Science Pub Hillsboro
|Date: Sep. 17, 2012||Time: 7:00pm||Located at: Venetian Theatre: 253 E. Main Street, Hillsboro|
|Who is this for: 21+ with ID, or minor with adult||Cost: $5 suggested cover charge. No RSVP or tickets required.|
"Tsunami Debris Dilemma: Invasive Species Coming From Afar"
Note: This Science Pub is one week earlier than usual.
There are plenty of invasive species that already have a foot-hold in Oregon – Himalayan blackberries, Scotch broom, and zebra mussels to name a few – but Oregon’s coastal communities are facing an unexpected threat from afar. The devastating earthquake and tsunami that struck Japan in March 2011 not only damaged the immediate surroundings but also released a pulse of debris estimated to be over five million tons, of which approximately 30% (~1.5 million tons) is likely to still be afloat. The first remnants have already arrived: a large floating dock, torn loose by the tsunami from the fishing port of Misawa, Japan, appeared on Agate beach in Newport on June 5, 2012 after a 15-month journey on the Pacific Ocean currents. The dock is host to a community of foreign animals, plants and algae that hitchhiked from Japan and pose potential threats to our coastline and waterways.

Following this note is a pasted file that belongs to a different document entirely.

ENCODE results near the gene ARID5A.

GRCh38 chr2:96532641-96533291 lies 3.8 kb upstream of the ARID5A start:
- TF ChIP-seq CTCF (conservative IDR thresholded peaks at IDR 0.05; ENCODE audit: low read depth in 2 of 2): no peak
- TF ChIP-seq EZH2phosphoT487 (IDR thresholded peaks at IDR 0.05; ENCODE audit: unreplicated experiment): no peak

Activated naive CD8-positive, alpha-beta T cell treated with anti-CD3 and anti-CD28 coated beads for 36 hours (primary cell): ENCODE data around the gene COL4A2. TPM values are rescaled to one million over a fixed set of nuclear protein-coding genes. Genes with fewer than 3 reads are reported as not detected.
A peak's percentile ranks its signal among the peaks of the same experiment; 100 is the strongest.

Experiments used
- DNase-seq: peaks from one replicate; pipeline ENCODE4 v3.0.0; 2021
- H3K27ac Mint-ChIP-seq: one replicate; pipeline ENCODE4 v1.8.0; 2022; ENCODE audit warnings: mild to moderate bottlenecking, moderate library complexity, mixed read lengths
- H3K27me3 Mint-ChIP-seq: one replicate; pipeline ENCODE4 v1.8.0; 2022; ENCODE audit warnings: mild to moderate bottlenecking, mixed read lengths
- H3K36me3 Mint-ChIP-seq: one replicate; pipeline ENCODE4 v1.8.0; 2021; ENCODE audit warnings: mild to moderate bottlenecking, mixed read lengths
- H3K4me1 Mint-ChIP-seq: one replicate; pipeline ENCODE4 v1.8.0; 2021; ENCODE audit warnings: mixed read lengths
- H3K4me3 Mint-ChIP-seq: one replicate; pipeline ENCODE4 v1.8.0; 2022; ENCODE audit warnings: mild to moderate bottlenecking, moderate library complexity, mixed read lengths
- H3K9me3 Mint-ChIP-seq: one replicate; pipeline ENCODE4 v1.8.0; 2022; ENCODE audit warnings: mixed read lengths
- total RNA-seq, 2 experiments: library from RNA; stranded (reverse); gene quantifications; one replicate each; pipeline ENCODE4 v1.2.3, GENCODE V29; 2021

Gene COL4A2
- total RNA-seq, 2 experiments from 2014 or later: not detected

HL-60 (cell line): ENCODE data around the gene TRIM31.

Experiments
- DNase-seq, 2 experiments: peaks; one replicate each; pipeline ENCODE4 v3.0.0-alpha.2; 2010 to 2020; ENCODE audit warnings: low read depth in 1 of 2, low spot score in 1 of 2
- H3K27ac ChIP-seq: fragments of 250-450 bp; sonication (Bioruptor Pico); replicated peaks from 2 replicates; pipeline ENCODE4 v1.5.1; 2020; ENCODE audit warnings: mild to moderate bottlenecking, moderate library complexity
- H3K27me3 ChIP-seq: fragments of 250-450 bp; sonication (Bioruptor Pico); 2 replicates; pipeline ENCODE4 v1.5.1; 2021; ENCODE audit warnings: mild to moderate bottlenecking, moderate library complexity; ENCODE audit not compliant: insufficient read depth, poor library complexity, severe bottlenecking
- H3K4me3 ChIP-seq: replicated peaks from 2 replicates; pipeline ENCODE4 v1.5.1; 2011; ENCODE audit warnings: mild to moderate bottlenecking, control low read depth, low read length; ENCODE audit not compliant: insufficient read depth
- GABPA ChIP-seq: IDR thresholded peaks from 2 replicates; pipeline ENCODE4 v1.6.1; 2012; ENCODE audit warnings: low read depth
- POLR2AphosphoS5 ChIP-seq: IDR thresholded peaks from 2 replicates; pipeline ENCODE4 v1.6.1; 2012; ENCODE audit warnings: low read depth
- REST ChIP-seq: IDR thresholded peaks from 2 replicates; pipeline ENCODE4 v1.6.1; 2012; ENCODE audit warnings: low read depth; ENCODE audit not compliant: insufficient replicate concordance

With much more wreckage expected during the storms this coming fall, experts on tsunami debris and invasive species at Oregon State University and elsewhere are studying the potential hazards and contributing to plans on how to handle it when it washes up on our shores. At this Science Pub, Watershed Health and Aquatic Invasive Species Specialist Dr. Sam Chan will discuss the challenges posed by invasive species on incoming tsunami debris, the lessons learned, potential implications for Oregon, and what people can do about it, including preparing for earthquakes and tsunamis.
Sam Chan, PhD, is the Watershed Health and Aquatic Invasive Species Specialist for the Oregon Sea Grant Extension at Oregon State University.